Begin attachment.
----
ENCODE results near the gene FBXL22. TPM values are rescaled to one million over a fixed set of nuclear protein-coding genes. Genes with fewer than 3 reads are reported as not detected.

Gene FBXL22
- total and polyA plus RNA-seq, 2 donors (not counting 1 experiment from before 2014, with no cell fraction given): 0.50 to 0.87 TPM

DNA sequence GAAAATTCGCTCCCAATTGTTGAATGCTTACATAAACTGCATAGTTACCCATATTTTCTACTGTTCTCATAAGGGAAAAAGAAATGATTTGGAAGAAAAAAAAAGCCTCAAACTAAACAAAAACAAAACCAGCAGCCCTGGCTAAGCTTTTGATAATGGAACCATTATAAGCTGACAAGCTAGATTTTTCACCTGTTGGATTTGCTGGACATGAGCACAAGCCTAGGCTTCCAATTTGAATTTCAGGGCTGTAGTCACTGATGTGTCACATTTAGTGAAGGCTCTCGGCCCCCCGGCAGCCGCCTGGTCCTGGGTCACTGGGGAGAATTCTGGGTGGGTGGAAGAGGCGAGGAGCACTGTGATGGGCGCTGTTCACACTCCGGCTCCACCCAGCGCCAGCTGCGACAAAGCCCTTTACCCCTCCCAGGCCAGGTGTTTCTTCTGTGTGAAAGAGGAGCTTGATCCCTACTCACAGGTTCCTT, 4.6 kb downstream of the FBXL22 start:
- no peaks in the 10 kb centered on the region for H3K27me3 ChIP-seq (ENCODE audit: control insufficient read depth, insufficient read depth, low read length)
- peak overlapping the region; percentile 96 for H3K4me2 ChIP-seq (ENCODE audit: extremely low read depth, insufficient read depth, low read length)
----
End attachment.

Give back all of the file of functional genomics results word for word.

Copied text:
ENCODE results near the gene FBXL22. TPM values are rescaled to one million over a fixed set of nuclear protein-coding genes. Genes with fewer than 3 reads are reported as not detected.

Gene FBXL22
- total and polyA plus RNA-seq, 2 donors (not counting 1 experiment from before 2014, with no cell fraction given): 0.50 to 0.87 TPM

DNA sequence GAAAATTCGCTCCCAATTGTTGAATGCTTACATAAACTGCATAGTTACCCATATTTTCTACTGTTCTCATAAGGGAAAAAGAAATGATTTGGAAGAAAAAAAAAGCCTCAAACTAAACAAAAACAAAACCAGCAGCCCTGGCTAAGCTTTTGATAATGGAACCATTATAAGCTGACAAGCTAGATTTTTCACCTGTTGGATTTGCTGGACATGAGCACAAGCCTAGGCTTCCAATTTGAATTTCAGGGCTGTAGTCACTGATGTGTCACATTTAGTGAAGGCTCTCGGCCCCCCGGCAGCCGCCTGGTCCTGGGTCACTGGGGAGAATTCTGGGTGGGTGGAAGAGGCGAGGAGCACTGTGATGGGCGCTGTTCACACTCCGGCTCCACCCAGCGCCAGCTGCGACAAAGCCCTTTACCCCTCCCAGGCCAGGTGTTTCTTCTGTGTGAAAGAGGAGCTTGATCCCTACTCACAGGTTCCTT, 4.6 kb downstream of the FBXL22 start:
- no peaks in the 10 kb centered on the region for H3K27me3 ChIP-seq (ENCODE audit: control insufficient read depth, insufficient read depth, low read length)
- peak overlapping the region; percentile 96 for H3K4me2 ChIP-seq (ENCODE audit: extremely low read depth, insufficient read depth, low read length)